May 9, 2023

The Importance of Daily Calculation in Risk Monitoring and Borrowing Base

Kyle Meade
The Importance of Daily Calculation in Risk Monitoring and Borrowing Base

Asset Back Lending (ABL) is a type of private debt lending that is becoming increasingly popular in the world of finance. Lenders often require clients to provide a borrowing base certificate to confirm that the amount drawn against the revolver is supported by an appropriate borrowing base of accounts receivable and inventory. It is a great way to access capital, but it comes with risk. A key tool for managing this risk is calculating borrowing bases daily. This blog post will discuss the importance of daily calculation of borrowing bases for risk monitoring in ABL.

What is a borrowing base certificate?

The borrowing base is the value of the underlying collateral that acts as security for the loan. It’s an essential factor in risk monitoring because it ensures a loan is fully collateralized and helps determine the credit limit extended by a lender. While lenders have traditionally monitored borrowing bases manually and on a monthly or quarterly basis, fintech companies like Cascade use automated data feeds and analytics platforms to track borrowing bases quickly, accurately, and in nearly real-time. This allows lenders to analyze risk more efficiently, monitor changing economic trends more accurately, and make better decisions about credit exposure more frequently. In addition to helping lenders manage their portfolios more efficiently, daily borrowing base calculations also provide businesses with a more comprehensive picture of the current collateral value so they can rectify any deficiencies before they spiral out of control. Furthermore, as both parties have greater visibility of the underlying collateral, waterfalls can be run more frequently (daily), reducing cash drag, which doesn’t help either party. Daily calculation of borrowing bases has become an integral part of credit analysis and risk management, allowing businesses to quickly identify potential problems before they become major issues, ultimately protecting their bottom line.

How is a borrowing base calculated?

A borrowing base is a calculation used to determine the value of the borrower’s collateral. A discount factor is often applied to the adjusted value of collateral to determine the credit limit. In most cases, the borrowing base calculation comprises three major components: eligible asset pool, cash in a collection account, and advance rate, as well as a few fringe components: interest reserve, accrued lender’s interest, and more. For the purposes of this article, we’re going to focus on the eligible asset pool and cash in the collection account. Calculating the borrowing base in real time depends on live data feeds from multiple sources.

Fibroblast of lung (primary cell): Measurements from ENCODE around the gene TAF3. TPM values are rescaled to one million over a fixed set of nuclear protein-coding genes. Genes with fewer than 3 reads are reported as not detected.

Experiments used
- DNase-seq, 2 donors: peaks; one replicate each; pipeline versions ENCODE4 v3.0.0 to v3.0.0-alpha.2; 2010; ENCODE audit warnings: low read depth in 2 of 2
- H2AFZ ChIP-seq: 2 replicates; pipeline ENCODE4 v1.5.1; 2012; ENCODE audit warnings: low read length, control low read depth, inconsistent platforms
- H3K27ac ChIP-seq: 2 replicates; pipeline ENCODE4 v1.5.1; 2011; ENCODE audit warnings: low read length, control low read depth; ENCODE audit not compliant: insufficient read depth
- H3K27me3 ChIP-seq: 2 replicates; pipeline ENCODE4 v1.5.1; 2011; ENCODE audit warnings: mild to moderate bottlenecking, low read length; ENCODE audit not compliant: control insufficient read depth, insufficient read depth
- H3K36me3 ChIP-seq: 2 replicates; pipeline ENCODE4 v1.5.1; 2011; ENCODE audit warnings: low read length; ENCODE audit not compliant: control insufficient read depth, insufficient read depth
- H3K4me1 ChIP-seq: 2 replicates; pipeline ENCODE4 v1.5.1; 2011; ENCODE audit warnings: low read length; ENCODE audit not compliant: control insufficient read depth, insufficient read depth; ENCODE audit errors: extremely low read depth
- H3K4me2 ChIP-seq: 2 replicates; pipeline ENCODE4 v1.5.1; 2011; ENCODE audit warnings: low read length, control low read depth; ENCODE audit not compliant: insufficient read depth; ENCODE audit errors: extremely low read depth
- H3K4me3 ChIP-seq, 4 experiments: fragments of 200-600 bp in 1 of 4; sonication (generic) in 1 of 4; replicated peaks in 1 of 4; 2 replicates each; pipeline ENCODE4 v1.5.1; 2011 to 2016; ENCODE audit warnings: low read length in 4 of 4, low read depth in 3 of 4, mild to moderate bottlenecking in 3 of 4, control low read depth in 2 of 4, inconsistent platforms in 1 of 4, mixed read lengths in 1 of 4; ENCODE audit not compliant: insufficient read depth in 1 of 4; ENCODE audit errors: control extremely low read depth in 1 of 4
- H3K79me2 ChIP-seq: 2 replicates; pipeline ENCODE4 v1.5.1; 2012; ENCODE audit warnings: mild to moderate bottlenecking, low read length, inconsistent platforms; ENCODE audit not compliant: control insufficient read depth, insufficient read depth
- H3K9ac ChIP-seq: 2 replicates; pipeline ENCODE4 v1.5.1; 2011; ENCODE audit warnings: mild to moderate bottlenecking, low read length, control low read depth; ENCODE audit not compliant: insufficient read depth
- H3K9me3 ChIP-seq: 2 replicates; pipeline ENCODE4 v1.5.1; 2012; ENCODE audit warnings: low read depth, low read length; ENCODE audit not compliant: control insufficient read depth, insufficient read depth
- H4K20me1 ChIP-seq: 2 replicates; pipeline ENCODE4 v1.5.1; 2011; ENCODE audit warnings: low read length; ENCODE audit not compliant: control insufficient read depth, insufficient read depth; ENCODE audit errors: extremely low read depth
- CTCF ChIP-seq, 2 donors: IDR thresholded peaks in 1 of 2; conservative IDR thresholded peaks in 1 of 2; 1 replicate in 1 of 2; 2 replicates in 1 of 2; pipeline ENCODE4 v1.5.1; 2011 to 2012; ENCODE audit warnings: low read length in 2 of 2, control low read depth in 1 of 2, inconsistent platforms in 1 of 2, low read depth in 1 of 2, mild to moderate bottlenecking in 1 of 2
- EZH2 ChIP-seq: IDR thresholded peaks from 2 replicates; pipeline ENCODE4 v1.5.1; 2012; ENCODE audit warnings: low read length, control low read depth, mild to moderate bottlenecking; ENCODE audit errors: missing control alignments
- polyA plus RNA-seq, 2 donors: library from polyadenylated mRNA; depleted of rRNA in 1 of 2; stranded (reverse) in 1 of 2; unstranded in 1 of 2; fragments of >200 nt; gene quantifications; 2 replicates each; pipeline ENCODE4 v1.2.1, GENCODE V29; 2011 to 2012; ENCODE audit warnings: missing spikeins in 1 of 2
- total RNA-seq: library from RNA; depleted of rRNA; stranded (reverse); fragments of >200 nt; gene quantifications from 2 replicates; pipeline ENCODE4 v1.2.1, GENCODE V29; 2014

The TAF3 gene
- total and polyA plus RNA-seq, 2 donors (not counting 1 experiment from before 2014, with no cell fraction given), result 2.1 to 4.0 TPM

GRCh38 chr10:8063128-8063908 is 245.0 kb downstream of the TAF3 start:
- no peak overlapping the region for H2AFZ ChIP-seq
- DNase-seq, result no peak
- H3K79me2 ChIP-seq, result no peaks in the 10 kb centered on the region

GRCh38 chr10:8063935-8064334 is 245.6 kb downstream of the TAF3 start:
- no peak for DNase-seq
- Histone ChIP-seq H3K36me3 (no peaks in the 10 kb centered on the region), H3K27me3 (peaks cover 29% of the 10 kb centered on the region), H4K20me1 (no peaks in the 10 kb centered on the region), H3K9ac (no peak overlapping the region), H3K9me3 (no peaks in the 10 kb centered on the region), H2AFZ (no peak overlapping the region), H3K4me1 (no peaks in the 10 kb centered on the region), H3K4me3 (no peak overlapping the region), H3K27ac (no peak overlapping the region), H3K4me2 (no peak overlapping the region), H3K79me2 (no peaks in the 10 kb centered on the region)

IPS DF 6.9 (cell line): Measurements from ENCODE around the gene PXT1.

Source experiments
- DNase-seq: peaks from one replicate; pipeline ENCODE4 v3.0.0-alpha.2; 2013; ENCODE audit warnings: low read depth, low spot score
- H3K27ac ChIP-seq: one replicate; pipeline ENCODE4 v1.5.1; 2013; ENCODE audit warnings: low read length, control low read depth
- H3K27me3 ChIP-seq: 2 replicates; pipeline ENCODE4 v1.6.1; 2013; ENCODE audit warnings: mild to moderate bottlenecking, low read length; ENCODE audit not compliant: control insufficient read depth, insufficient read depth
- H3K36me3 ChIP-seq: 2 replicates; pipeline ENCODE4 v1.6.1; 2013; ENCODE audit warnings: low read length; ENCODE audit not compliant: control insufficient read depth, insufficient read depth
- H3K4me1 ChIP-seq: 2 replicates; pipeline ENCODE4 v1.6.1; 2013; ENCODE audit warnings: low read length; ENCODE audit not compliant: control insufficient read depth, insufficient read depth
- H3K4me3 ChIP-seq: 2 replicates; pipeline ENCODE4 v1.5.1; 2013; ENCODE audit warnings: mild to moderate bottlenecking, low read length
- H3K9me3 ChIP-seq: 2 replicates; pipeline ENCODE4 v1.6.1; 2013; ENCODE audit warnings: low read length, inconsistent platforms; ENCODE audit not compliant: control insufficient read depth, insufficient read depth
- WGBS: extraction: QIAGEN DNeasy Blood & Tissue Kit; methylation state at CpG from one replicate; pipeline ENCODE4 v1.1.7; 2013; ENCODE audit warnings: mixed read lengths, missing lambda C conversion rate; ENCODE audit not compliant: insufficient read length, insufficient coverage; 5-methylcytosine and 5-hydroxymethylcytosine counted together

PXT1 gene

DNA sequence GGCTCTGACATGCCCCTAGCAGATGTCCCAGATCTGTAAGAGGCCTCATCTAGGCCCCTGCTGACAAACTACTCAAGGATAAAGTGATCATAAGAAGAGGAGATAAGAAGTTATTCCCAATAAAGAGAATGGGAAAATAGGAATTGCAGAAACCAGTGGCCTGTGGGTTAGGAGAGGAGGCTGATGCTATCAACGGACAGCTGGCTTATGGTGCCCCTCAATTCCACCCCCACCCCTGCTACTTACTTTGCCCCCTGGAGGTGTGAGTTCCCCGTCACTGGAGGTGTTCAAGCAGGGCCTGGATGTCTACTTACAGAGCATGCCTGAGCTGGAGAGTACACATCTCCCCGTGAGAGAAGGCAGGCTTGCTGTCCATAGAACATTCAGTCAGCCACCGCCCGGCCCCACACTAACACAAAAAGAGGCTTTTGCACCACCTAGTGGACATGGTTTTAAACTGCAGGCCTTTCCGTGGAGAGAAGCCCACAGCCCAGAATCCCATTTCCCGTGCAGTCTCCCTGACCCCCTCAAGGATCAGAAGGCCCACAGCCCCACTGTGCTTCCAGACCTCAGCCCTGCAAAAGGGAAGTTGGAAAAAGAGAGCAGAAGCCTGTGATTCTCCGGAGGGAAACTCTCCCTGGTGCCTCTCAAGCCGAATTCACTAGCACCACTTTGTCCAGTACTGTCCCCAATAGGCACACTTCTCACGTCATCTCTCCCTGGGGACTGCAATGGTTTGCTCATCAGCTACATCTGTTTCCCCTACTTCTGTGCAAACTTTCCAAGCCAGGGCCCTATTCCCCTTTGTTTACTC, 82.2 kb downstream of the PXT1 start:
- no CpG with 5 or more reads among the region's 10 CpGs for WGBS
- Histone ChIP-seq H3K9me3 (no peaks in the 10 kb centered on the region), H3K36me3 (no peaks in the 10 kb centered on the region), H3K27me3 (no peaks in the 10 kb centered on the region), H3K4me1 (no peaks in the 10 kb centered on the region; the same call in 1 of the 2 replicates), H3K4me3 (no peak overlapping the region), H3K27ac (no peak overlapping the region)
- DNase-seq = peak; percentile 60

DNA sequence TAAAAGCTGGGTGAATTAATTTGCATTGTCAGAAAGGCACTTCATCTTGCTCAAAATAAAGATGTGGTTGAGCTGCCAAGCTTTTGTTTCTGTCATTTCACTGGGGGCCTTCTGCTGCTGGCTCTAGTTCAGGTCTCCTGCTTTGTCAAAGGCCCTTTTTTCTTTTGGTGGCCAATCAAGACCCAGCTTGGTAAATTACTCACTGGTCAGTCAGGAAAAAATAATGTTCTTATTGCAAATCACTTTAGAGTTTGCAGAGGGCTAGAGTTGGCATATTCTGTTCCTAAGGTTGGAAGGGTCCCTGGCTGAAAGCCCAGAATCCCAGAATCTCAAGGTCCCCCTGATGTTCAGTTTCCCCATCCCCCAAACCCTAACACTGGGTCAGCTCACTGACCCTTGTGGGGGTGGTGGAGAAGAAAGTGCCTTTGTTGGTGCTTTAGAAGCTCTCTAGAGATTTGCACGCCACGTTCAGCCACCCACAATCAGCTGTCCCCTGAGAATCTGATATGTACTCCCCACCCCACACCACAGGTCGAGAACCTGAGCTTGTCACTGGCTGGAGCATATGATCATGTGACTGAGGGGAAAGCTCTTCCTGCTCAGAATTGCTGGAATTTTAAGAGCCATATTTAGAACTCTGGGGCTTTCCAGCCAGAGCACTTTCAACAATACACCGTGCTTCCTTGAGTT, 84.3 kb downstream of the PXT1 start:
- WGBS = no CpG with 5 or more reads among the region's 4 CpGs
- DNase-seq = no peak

Eligible Asset Pool for Middle Market Companies

To calculate the eligible asset pool, which includes accounts receivable, there are three key factors: 1) confirming assets are eligible based on predefined criteria; 2) sorting assets into predefined buckets based on its delinquency state (current Days Past Due aka DPD); and 3) eliminating any excess concentration amounts. All of these calculations change on a daily basis and being able to get updated calculations is critical to any risk monitoring program.

Cash in Collection Account

The borrowing base is also calculated using the most recent cash balance in the collection account(s).  Having direct access to these accounts through APIs, SWIFT reporting, or other banking integrations provide lenders with security that cash is following any predetermined flow of funds agreement.  It also provides the ability to confirm real payments on loan tapes as cash movements should match between the collection account and loan tape.

Advance Rate in Capital Structure

More and more advance rates are being set dynamically to update based on changing conditions of a deal instead of setting them once and forgetting about them.  To ensure the borrowing base is being calculated accurately, it's important that all conditions that could change the advance rate are being monitored (portfolio covenants, financial covenants, reporting covenants, etc).

What to do when there is a deficiency in Direct Lending?

When there is a borrowing base deficiency, it’s important to act quickly to avoid a potential event of default. Borrowing base deficiencies can also impact corporate borrowers, affecting their ability to secure additional funding. A borrowing base deficiency can be caused by many different factors and being able to identify what is causing the deficiency is priority one. Once the cause is identified, it’s important to work with all parties involved to come up with a solution. Borrowing base deficiencies are typically resolved by either (i) assigning new receivables (ii) adding cash to the collection account (iii) providing a waiver for different criteria (eligibility criteria, excess concentration, etc). When the situation cannot be resolved, an event of default will typically occur, and the portfolio will enter a wind-down.

Being at the front of the line

When a deficiency exists it's important for lenders to be at the front of the line, whether that's getting new receivables or cash top-ups having seniority or reacting quickly is key. By proactively performing borrowing base calculations on a daily basis, lenders are able to secure their position in the creditor line and protect their investors' interests before other creditors have even realized there is a problem.

Cascade Debt is pioneering daily borrowing base calculations, get in touch with us to find out how we can support your risk management program.

Want to learn more? Schedule a strategy call with our team today.